Kai Meyer’s new book Die Spur der Bücher [The Trail of Books] came out a couple of weeks ago. Being my favourite German author, I usually get his books close to publication date. This time, however, I hesitated. When it comes to German books, I don’t really buy them in bookshops anymore. Nope, I don’t buy them online either. That’s pretty much the last place I’d get them. Instead, I buy them directly from the publishers because those colleague discounts are neat. Ah, the perks of working in publishing! Anyways, with the Frankfurt Bookfair only a couple of weeks away, I first decided I would be totally fine with waiting till then. However, an idea crept into my mind: I had two weeks off of work and was spending those in the town I grew up in. The town that has a small bookshop that is very dear to me. So I decided to order Die Spur der Bücher there and have a nice little chat with its owner Johannes – just like good old times …
Walking Down Memory Lane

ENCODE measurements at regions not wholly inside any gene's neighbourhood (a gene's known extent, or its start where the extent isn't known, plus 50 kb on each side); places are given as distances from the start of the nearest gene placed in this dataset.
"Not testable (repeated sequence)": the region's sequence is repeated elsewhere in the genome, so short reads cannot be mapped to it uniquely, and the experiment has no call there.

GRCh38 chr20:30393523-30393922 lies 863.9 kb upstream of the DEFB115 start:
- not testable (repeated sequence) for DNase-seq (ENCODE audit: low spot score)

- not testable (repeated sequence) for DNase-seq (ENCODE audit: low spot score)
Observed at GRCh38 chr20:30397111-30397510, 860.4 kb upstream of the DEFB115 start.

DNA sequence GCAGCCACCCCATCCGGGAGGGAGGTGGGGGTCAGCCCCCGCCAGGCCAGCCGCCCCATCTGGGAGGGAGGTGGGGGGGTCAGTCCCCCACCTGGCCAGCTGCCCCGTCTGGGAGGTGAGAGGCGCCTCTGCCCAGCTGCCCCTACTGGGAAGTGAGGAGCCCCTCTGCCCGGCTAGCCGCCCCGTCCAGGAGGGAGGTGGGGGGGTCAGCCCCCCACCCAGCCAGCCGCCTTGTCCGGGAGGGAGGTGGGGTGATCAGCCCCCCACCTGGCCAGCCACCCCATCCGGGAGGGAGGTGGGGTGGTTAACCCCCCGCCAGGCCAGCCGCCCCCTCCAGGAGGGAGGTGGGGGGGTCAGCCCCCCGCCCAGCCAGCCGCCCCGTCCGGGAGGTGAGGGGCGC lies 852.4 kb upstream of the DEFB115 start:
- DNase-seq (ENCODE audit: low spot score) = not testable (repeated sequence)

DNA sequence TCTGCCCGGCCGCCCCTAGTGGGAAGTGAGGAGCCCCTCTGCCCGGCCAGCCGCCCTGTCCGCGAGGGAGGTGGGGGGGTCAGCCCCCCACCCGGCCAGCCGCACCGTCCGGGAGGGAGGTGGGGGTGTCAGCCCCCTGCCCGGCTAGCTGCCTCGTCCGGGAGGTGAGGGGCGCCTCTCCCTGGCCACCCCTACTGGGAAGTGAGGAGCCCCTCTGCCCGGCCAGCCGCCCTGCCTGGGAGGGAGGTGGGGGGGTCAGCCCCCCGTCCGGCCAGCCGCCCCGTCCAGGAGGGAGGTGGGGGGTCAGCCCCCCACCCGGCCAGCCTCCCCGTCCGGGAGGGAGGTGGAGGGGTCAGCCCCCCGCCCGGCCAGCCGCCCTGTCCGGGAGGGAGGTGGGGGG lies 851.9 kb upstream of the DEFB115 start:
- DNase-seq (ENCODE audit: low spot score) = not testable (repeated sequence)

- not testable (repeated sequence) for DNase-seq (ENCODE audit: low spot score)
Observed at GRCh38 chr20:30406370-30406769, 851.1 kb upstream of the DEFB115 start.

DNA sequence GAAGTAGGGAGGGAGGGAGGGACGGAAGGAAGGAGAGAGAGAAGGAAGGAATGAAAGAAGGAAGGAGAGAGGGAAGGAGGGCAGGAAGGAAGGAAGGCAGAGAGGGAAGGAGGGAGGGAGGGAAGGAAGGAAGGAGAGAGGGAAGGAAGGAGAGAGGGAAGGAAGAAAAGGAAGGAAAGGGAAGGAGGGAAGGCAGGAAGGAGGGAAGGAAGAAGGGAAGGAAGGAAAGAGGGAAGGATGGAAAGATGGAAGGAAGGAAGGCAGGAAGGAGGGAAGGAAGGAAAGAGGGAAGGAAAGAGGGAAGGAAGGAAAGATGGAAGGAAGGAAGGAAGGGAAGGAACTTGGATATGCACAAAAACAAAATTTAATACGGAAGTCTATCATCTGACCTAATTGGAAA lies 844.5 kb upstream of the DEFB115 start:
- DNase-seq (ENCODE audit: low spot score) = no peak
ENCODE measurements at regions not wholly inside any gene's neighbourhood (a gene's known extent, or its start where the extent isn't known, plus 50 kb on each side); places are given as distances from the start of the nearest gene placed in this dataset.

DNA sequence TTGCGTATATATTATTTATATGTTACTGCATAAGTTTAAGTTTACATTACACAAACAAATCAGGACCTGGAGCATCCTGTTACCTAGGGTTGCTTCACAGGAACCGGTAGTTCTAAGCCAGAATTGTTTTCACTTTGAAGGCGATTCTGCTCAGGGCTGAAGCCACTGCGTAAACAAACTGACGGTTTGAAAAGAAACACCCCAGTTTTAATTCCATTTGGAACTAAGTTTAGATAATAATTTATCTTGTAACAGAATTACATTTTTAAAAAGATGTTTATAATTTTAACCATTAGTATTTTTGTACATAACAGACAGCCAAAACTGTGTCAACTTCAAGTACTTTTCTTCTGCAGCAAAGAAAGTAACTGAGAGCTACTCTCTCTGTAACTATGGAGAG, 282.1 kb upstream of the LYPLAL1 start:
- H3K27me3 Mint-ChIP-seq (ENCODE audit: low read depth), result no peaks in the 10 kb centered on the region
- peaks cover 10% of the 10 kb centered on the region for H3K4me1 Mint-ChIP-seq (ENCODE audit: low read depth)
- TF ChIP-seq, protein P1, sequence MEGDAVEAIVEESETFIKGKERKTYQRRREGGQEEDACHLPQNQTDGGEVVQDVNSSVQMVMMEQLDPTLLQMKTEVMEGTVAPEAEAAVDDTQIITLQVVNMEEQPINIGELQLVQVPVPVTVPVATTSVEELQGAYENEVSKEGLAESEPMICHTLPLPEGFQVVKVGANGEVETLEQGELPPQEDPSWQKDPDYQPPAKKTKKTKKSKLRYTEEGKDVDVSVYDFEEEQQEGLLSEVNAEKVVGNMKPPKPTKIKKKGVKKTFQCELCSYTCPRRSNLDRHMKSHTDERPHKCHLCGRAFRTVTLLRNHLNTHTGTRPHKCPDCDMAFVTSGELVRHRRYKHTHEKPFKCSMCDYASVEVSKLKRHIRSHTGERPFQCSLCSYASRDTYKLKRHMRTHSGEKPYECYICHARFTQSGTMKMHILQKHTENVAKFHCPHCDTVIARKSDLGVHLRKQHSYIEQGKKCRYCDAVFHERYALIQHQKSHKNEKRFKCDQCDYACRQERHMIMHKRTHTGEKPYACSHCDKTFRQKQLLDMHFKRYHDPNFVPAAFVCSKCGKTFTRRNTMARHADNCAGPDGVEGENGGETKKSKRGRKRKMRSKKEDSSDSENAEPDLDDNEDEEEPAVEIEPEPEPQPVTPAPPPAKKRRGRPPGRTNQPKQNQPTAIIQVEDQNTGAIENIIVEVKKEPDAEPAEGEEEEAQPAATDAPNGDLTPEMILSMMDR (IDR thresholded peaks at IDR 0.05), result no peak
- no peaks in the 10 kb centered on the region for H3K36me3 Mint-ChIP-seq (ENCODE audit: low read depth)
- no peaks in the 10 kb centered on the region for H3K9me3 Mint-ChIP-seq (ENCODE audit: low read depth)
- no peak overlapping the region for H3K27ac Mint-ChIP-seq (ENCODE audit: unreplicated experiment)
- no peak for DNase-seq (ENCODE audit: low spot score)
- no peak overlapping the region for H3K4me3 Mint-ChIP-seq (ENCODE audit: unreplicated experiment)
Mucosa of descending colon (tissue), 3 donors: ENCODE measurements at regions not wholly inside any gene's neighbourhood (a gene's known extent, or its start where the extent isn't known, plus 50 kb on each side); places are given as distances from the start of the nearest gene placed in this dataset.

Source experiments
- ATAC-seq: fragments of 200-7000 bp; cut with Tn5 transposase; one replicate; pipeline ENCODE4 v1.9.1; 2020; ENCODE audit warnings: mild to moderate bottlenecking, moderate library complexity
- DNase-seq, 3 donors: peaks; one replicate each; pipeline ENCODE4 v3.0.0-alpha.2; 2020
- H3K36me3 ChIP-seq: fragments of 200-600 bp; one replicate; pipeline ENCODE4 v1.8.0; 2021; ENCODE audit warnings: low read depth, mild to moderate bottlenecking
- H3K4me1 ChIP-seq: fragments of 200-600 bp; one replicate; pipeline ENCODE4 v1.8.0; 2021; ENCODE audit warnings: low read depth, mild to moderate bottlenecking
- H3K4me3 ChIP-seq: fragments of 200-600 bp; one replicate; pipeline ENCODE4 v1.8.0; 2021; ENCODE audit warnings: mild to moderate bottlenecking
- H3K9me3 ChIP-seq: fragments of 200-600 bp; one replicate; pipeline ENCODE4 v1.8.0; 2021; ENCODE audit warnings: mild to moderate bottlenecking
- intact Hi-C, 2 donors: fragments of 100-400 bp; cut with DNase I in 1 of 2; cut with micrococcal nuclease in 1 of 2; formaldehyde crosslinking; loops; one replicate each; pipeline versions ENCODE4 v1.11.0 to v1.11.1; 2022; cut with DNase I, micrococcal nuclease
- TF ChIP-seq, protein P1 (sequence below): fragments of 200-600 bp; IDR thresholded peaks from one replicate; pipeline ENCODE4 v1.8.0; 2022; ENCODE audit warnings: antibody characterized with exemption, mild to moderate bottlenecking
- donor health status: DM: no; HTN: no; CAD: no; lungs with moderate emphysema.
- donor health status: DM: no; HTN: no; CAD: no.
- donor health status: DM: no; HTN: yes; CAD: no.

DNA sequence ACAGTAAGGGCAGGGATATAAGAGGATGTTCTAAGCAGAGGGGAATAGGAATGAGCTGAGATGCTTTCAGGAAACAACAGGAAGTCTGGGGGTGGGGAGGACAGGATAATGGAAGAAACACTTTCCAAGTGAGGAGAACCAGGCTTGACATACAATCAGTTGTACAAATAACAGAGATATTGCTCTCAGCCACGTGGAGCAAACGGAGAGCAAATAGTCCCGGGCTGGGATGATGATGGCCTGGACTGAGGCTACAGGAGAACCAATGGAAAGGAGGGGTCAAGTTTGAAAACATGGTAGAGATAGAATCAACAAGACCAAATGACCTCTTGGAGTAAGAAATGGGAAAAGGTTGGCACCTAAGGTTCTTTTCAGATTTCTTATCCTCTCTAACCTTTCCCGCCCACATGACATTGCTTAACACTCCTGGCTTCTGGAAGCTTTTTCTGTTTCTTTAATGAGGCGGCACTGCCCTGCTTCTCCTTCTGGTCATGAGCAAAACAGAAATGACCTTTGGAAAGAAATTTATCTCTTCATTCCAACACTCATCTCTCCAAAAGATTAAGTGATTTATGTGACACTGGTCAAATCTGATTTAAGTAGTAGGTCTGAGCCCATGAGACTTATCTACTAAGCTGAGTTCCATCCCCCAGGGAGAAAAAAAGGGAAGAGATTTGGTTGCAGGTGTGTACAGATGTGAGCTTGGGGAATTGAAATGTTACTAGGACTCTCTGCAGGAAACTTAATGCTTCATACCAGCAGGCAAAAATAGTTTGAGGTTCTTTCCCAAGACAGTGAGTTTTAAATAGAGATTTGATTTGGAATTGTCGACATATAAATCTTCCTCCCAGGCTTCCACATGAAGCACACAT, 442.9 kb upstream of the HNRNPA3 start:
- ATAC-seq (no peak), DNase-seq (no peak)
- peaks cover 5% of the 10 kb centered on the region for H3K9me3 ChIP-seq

I don’t remember when I first came upon our bookshop Libretto, or how, or why (well, probably because I wanted to buy books, duh). Since he knows the owner, maybe it was my Dad who took me when I was 9 or 10. But when I look back, I remember the smell of chipboard wood, the room crammed with shelves and tables, and the shelves and tables crammed with books. I remember being a little anxious, because that’s the effect small shops have on me when I’m not familiar with them and the people working there. But that wouldn’t last. I’d soon become familiar with both the shop and the owner Johannes, excitedly hurrying up the stairs and to the counter in the back of the shop, prepared to order or pick up my books. Since the shop was so small and hadn’t had a broad assortment, that was my routine: ordering books one day, picking them up the next. For a couple of years, this was the place I got almost all my books from and my parents all my Christmas and birthday presents, which, of course, were books.